Thursday, January 26, 2006
A Ninety-year Old Personal Tragedy
Today I will shed the discussion of urban history to talk about a tale that moved me, about my own family. It was related to me by my mother yesterday, and it touched me so much I feel I must relate it to you.
My Prussian great-grandfather (my maternal grandmother's father) was serving on the Western front in World War I. By late October, it was clear to him and to others that the fighting was dying down in his sector as the Central Powers were losing the war. He had grown a beard of rather large proportions, as German men of that era were wont to do. My great-grandmother took a dim view of this, of course - she had liked him clean-shaven. So on November 7th, just a few days before the armistice, he wrote to her, and enclosed the beard. He had said something to the effect of:"my dear wife, I shall soon be coming home. My beard shall be arriving first, the rest of me shall follow."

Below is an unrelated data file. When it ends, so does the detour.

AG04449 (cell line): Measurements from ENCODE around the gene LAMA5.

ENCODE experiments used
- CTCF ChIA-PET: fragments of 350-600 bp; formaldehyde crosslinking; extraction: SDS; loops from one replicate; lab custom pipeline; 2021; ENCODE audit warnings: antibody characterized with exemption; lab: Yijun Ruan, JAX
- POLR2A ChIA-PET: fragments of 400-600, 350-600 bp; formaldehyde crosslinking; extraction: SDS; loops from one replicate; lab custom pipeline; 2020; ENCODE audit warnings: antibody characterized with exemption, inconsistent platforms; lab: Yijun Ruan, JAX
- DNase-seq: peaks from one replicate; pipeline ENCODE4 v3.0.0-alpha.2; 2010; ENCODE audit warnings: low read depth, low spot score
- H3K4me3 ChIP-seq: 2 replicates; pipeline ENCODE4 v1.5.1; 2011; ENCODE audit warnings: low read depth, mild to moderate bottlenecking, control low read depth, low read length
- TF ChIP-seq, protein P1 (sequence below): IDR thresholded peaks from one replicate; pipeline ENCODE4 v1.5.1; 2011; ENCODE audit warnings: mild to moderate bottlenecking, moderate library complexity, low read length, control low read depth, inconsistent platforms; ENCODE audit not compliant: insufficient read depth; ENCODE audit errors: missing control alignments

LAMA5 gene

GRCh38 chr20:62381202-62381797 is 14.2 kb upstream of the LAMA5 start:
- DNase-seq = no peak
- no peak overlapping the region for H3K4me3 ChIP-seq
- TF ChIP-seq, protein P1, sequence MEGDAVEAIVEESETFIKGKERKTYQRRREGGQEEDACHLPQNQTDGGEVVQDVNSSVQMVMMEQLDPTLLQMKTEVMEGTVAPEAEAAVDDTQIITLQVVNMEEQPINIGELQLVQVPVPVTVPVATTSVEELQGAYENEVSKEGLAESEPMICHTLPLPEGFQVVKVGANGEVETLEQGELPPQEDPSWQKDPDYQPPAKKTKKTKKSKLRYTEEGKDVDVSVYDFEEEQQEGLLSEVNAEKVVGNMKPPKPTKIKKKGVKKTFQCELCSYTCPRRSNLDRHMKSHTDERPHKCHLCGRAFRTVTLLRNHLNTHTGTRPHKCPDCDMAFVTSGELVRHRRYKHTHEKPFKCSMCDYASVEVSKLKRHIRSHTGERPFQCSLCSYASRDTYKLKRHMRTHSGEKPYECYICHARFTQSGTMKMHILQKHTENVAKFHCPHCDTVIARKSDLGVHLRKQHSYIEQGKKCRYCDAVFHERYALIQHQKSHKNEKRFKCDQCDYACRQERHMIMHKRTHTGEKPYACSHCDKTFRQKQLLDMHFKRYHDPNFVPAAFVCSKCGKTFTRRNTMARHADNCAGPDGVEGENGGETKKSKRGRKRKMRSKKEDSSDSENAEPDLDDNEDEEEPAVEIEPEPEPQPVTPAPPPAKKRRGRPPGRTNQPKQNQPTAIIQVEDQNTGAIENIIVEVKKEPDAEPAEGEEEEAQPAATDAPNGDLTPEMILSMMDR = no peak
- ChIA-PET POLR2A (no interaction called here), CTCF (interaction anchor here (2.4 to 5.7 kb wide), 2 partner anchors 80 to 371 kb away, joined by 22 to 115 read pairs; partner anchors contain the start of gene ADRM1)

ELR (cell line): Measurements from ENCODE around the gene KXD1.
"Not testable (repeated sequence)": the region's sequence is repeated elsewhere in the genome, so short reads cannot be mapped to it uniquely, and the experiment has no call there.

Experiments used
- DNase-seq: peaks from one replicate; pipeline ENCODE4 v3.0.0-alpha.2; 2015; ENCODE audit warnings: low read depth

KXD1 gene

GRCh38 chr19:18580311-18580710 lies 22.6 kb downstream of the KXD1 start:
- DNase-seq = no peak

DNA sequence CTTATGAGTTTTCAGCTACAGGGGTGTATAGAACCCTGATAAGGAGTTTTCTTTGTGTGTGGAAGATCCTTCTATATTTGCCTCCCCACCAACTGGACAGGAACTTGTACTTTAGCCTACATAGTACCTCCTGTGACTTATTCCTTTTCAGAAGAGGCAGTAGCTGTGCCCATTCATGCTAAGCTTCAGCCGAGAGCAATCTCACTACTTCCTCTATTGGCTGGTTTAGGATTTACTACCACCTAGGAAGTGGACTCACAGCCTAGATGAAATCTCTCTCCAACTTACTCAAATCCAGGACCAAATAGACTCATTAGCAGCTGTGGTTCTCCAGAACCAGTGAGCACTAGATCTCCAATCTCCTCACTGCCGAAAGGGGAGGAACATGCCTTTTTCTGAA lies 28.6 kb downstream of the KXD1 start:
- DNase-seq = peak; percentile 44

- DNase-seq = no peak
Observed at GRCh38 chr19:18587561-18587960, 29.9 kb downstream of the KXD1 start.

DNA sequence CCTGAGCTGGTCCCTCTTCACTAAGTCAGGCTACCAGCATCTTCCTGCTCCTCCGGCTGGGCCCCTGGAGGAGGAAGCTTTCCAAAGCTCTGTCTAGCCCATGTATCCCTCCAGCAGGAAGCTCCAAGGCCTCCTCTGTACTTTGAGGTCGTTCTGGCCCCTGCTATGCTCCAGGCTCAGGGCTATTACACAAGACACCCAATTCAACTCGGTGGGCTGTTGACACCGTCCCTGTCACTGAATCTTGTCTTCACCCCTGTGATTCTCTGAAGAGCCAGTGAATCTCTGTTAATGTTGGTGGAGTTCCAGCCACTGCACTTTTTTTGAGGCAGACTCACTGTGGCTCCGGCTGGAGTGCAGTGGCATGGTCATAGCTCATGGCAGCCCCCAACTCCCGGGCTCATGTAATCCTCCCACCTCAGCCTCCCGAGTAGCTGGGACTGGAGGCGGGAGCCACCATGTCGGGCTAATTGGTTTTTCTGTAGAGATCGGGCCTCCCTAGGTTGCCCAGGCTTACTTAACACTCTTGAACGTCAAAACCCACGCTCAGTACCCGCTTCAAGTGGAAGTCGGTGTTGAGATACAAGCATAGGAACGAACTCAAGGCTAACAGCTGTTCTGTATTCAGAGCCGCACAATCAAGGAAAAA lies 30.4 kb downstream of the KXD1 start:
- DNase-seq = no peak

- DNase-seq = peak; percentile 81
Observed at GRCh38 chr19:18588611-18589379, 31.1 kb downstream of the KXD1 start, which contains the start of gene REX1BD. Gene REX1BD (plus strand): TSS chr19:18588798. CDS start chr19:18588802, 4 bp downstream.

Sadly, that was not to be. On the very last day of World War I, my great-grandfather stepped on a landmine and was killed. I am sure such a story has happened countless times through history, when people die for a cause already rendered futile through the events of the day. Perhaps my mother would have not met my Chinese father in Chicago, and I would not have been born, if my great-grandfather had survived. But I cannot help but mourn his tragic loss that my great-grandmother had to live with the rest of her days.